The bold blue line on the left-hand side signifies that for Alice to communicate with any peers to establish a connection and exchange data, she needs to first speak with the Tracker and obtain a list of peers. It is again unclear what the arrowheads at each endpoint means; presumably data is being sent and received from both points. Although Alice has received a list of peers, she is not communicating with all of them. Is there any reason why? In addition, none of the peers seem to have any connections with the Tracker; does this mean Alice eventually disconnects from the Tracker and stops all communication? If we presume that the visualization is through Alice's perspective, then how do we know that the other peer's are connected with each other, unless they announce it to the rest of the peers? There is a lot of ambiguity and missing information with this figure.

Also, the notion or process of how files are distributed across the network is unclear. Peers are trading chunks, but there is no visual display or notion of what a "chunk" is or how to determine which chunks are being sent. It's a mystery as to what exactly is being communicated between each of the peers. A glance at the image reveals to the reader that BitTorrent is a method of file distribution by offloading the work across various peers, but that is as far as the figure goes in explaining BitTorrent.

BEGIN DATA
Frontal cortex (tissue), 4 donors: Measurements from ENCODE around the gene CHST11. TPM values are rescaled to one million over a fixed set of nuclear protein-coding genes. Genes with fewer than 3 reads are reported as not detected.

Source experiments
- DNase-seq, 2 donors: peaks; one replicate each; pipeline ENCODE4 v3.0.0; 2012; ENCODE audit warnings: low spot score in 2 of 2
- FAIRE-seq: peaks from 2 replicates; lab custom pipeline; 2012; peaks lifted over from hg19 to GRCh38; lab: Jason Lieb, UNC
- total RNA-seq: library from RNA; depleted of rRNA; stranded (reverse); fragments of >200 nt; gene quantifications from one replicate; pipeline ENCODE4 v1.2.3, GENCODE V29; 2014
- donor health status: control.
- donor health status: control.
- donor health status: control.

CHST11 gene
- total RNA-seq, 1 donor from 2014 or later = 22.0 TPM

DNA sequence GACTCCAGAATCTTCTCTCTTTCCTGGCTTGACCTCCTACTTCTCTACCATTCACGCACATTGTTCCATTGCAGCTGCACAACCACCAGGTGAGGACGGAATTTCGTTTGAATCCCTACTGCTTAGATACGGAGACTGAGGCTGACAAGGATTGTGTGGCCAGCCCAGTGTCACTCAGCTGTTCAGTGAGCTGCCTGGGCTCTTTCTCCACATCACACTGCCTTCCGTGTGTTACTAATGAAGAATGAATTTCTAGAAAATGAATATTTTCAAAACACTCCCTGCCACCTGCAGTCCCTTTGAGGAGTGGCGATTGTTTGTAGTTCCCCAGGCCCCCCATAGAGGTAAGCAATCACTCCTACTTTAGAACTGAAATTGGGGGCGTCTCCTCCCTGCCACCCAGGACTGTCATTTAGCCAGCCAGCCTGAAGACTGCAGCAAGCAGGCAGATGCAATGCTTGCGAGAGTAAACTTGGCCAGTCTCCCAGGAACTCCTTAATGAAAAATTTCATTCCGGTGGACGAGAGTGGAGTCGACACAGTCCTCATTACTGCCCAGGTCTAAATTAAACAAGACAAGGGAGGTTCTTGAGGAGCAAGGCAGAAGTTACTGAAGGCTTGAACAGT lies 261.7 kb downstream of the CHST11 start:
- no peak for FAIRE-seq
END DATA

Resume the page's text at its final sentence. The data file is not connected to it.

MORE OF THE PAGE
The redesign proved to be more challenging than expected; I wanted to convey the distributed nature of the file sharing, but designing it from the perspective of Alice made some of the labeling a bit confusing. Since most of the variables were nominal, I made heavy use of positioning and colors to convey some of the concepts of BitTorrent. For example, Alice connects only to a few peers and attempts to download and share with others as much as possible before moving on. At the same time, however, file exchange is taking place throughout the swarm, as well.

The use of progress bars, for example, adds more detail about the nature of BitTorrent. Not all clients connected to the swarm have the complete file, but are sharing what they have and downloading what they don't have. It also establishes the notion that these "chunks" being traded aren't necessarily in sequential order.

Perhaps the most difficult part of this redesign was not trying to fill the image up with text and letting the visualization do the explaining. At the same time, since this is a visualization of a concept/protocol, it's quite difficult to present a simple visualization without any corresponding text/explanation for fear of ambiguity or lack of clarity (see previous image).


Megan Jaegerman's brilliant news graphics

I found this earlier this summer about Megan Jaegerman, who designed many news graphics for The New York Times from 1990-1998. A lot of fascinating and very informative images.